Bruce Morgan knew he was in for a long job search.
Morgan has a strong resume and a Masters of Business Administration, but he also has cerebral palsy, which affects his speech. After his company, Nabisco, was bought by Kraft Foods Inc., his 25-person department was laid off on the same day in 2004.
Some of his colleagues planned to take time off. Morgan, a triathlete, a piano player and a father of three, started looking even before the layoff.
Over the next 19 months, he had 125 in-person meetings and sent a monthly e-mail update to 1,600 people. Sometimes he was merely discouraged, once he was felt he was discriminated against so blatantly, he filed a complaint with the Equal Employment Opportunity Commission. Near the end of his search, Morgan, who lives Pompton Plains, N.J. was so disheartened, he started his own computer repair business.
The Americans with Disabilities Act, passed in 1990, prohibits discrimination against people with disabilities, yet the employment rate for those with disabilities has been nearly flat for almost 20 years.
Only 34 percent of working-age people with disabilities had full time or part time jobs in 1986. In 2004, the figure was 35 percent, according to surveys done by the National Organization on Disability in conjunction with the Harris Survey. People without disabilities have an employment rate of 78 percent.
People with disabilities are nearly three times more likely to live in poverty than people without disabilities; 26 percent of people with disabilities had an 2004 annual household income below $15,000, versus 9 percent of those without disabilities, the survey found.
“Employers still have fears and misconceptions about people with disabilities,” said Nancy Starnes, vice president and chief of staff at the National Organization on Disability, a nonprofit focusing on the participation of people with disabilities in all aspects of community life.
Starnes, who has used a wheelchair since 1973, when a plane crash left her paraplegic, has made a career of trying to open doors to other people with disabilities. She worked from 1987 to 1997 in New Jersey at county job referral services for people with disabilities.
“I heard a lot of very, very disheartened people who were trying to look for work,” she said.
While their disabilities ranged widely, their message was the same. “They were asking, in some cases, pleading, ’Can’t you help me try to get a job? I’m having a very difficult time finding an opportunity, finding an employer who will just give me a chance,”’ she said.
Advocates for the disabled try everything to open doors, from one-day events where college students with disabilities spend a day with an office worker to poetry contests.
“My mom without her job is a like a baseball player without a bat. My mom with her job is a like a cat lover with 20 cats,” wrote Diamond Clark, age 12, whose mother works as a data entry clerk through New York City’s FedCap, a nonprofit that serves 3,000 people with disabilities a year with job training and placement.
People who train disabled workers not only have to find willing employers, they have to prepare their clients for a tough search. Students who have spent their school years in special needs classes also have to adjust, quickly, to the less sheltered world of work.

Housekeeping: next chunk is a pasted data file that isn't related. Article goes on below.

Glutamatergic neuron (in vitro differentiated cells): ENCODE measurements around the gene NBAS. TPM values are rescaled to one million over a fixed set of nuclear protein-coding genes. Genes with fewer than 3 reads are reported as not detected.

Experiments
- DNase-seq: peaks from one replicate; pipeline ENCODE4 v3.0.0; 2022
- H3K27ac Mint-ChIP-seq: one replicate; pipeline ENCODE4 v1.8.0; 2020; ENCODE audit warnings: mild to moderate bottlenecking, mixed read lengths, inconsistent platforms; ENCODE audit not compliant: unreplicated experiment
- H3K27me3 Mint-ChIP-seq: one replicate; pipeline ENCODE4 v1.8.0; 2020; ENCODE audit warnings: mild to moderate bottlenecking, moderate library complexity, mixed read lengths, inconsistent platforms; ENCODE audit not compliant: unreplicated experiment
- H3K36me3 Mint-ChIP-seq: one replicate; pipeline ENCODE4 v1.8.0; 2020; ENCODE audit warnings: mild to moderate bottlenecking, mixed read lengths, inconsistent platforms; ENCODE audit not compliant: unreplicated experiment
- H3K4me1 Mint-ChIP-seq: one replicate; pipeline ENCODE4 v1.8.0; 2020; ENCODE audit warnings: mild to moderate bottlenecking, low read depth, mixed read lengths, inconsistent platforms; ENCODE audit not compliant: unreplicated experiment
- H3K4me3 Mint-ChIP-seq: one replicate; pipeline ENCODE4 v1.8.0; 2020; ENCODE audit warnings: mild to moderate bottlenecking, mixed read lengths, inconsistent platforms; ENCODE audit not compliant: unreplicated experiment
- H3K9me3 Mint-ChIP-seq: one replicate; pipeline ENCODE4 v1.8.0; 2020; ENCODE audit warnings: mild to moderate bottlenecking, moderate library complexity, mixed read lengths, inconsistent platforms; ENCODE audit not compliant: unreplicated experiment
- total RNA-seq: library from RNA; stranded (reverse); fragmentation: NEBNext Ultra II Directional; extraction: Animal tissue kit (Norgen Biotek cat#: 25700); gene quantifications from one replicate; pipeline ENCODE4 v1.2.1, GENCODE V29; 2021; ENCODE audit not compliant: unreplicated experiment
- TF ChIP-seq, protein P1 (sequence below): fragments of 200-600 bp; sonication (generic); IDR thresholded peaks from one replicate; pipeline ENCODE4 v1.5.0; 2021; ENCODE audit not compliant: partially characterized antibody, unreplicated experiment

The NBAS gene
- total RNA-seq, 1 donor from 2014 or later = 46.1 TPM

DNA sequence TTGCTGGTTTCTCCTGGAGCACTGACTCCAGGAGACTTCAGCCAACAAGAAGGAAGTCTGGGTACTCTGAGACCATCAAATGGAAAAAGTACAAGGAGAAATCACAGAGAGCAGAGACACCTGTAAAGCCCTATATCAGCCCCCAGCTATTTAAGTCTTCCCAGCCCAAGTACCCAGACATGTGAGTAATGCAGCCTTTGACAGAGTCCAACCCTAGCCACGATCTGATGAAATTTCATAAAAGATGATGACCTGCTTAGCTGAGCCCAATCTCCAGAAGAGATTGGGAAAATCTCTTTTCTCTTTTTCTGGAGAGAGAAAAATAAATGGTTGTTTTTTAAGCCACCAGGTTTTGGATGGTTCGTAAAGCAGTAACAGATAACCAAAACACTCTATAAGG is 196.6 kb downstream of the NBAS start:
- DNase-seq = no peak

Chef instructor Matthew Sywhaho teaches culinary students at FedCap’s Career Design School. The students — who are from New York’s District 75, which serves the city’s most severely disabled students — staged mock interviews with graduates of the program. Each practiced everything from the knock on the door before the interview to the handshake at the end.
“Every time you go out, there’s 400 people going out for the same job,” Sywhaho told the students, who have severe learning disabilities. “What are you going to do to differentiate yourself from the other 399?”
“My No. 1 goal,” he said later, “is to keep them from being scared, to keep them from being scared of new opportunities.”
He gave them daily verbal tests and took them shopping for unfamiliar foods, such as white eggplant. For their graduation, the students prepared and served a seven-course lunch on February 3, which began with a shiitake mushroom and heirloom tomato tart and ended with passionfruit cheesecake on a brownie with passionfruit sauce. Each new course was greeted with applause.
Between courses, Joann Kelly, whose son Terrell, 19, was in the class, said, “The job market is rough, but seeing what can be done, how far he has come, I believe he can prosper.”
The students are still sheltered, said Robyn L. Saunders, a career placement specialist at FedCap. One received a job immediately after an interview, spent a day working in the kitchen and never returned. She now tries to place two graduates in the same kitchen so they aren’t entirely surrounded by the unfamiliar. So far, her success rate is good; less than two months after graduation, six of the nine graduates have jobs.
Morgan, 44, eventually landed a job, too, after meeting a Deloitte & Touche partner at an awards lunch sponsored by Just One Break, a nonprofit that helps find jobs for people with disabilities. Morgan is now a tax manager at Deloitte & Touche in Parsippany, N.J.
At Deloitte, “no one has said anything about my handicap one way or another,” Morgan said. “Deloitte is really a remarkable, remarkable company.”
Thinking back to his job search, he said, “I think sometimes people feel — not at Deloitte, but at other jobs — ’If someone handicapped can do the work that I do, what does that say about me?”’